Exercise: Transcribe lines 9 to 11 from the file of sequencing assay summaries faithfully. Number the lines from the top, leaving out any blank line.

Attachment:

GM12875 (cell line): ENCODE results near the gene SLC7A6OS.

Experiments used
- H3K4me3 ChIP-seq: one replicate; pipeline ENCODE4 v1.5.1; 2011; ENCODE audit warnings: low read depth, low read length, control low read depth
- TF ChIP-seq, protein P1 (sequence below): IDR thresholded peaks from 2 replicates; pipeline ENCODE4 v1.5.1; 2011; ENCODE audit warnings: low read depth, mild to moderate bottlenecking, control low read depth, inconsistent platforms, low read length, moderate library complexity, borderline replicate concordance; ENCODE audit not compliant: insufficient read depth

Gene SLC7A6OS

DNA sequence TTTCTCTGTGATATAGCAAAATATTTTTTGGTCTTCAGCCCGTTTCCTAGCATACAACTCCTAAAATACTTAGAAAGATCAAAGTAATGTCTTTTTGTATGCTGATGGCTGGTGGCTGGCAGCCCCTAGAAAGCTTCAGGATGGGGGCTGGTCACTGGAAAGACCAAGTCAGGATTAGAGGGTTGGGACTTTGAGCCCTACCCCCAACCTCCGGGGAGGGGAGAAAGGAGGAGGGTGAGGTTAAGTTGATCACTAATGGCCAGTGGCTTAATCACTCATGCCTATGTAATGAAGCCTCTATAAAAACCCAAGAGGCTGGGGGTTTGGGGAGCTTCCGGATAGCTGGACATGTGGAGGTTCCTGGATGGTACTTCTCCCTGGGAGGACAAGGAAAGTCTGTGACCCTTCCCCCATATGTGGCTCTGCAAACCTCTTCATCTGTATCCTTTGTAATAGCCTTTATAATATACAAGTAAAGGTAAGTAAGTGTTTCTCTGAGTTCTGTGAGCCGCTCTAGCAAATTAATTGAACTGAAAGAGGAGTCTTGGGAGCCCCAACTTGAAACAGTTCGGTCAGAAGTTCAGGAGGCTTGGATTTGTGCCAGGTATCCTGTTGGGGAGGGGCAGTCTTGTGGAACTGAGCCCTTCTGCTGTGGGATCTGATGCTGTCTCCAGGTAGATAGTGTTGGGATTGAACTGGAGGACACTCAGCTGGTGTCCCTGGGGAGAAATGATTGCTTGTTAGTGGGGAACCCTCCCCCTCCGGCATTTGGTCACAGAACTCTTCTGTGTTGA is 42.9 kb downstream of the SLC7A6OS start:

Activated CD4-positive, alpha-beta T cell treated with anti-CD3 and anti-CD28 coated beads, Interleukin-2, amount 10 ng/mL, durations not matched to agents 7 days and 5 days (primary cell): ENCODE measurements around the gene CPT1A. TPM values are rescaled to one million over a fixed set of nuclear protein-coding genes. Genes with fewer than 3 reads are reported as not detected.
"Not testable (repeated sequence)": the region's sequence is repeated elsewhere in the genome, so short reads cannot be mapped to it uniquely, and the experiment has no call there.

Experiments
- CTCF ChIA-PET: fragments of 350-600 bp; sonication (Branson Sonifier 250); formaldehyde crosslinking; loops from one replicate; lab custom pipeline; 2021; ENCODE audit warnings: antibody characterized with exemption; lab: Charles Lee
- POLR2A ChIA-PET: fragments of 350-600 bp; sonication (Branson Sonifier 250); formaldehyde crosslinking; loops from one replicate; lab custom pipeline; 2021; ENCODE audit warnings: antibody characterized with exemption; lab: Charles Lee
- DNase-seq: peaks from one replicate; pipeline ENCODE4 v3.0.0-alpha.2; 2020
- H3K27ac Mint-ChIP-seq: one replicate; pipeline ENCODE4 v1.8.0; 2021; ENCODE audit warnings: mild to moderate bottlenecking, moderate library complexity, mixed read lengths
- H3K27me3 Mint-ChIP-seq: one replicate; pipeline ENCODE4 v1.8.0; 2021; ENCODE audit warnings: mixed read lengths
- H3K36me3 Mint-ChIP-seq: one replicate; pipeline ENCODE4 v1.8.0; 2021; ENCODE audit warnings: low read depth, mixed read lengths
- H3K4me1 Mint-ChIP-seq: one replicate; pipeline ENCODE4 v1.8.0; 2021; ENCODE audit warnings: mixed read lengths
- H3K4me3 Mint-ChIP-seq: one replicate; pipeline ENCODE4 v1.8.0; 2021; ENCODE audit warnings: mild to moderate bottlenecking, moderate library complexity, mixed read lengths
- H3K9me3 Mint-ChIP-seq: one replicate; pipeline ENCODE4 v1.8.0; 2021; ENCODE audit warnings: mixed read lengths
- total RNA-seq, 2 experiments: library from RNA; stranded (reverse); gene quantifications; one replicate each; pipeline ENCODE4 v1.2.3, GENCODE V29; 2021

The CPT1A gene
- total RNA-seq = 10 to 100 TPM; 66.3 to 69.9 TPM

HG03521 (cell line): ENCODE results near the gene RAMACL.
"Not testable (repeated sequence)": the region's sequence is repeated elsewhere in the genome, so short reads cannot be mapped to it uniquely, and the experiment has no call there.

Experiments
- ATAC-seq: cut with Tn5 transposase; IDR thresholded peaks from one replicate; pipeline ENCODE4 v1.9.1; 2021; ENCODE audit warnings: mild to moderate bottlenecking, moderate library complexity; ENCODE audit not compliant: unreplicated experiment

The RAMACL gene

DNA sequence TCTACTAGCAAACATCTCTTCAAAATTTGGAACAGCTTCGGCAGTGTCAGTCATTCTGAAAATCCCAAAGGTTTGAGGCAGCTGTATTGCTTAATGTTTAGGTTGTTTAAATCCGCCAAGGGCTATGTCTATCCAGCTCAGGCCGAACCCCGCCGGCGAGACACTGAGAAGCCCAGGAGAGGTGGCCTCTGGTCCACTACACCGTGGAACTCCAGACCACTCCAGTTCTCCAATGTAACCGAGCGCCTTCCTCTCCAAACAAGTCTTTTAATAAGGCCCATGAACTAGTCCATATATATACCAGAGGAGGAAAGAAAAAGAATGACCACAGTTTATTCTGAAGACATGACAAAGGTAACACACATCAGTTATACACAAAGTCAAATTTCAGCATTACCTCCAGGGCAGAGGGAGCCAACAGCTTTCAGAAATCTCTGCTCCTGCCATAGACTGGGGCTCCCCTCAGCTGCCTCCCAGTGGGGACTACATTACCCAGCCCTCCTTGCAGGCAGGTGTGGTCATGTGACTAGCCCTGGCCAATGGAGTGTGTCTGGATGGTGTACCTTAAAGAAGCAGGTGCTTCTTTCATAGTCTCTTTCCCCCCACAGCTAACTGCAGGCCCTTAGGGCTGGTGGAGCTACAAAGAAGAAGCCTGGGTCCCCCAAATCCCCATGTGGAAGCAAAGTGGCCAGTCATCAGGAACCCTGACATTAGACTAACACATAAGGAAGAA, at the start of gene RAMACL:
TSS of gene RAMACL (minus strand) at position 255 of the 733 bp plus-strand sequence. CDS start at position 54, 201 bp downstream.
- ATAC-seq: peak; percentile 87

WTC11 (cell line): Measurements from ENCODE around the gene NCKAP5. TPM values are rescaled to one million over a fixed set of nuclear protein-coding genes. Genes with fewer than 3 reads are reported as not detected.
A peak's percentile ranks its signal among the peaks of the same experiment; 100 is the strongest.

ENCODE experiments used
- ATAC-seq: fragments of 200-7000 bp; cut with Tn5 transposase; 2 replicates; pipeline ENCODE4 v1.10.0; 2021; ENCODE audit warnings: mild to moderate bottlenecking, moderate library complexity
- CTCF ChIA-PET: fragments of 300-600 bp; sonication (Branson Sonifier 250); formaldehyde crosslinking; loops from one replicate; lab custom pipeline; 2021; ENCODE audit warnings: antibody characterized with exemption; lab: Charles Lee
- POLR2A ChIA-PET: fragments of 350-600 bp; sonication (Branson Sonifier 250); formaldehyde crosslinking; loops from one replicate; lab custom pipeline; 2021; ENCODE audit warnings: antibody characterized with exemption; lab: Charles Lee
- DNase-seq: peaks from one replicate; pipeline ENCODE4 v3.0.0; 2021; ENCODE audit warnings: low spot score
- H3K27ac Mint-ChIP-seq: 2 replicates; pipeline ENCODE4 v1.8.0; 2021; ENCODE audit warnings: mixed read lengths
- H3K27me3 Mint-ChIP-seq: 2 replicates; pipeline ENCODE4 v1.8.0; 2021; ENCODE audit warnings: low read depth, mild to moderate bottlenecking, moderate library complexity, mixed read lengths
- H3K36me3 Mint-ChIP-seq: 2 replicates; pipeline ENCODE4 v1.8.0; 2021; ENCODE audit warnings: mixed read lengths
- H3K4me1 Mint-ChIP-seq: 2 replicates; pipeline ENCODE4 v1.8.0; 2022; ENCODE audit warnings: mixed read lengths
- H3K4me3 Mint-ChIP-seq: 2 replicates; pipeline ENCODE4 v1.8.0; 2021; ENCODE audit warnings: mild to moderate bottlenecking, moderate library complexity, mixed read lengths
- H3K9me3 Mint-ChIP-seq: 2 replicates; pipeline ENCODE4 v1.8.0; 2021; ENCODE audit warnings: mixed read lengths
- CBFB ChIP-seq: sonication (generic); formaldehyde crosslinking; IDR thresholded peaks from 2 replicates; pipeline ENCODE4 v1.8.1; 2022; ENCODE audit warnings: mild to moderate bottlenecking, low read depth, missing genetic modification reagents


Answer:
Experiments
- CTCF ChIA-PET: fragments of 350-600 bp; sonication (Branson Sonifier 250); formaldehyde crosslinking; loops from one replicate; lab custom pipeline; 2021; ENCODE audit warnings: antibody characterized with exemption; lab: Charles Lee
- POLR2A ChIA-PET: fragments of 350-600 bp; sonication (Branson Sonifier 250); formaldehyde crosslinking; loops from one replicate; lab custom pipeline; 2021; ENCODE audit warnings: antibody characterized with exemption; lab: Charles Lee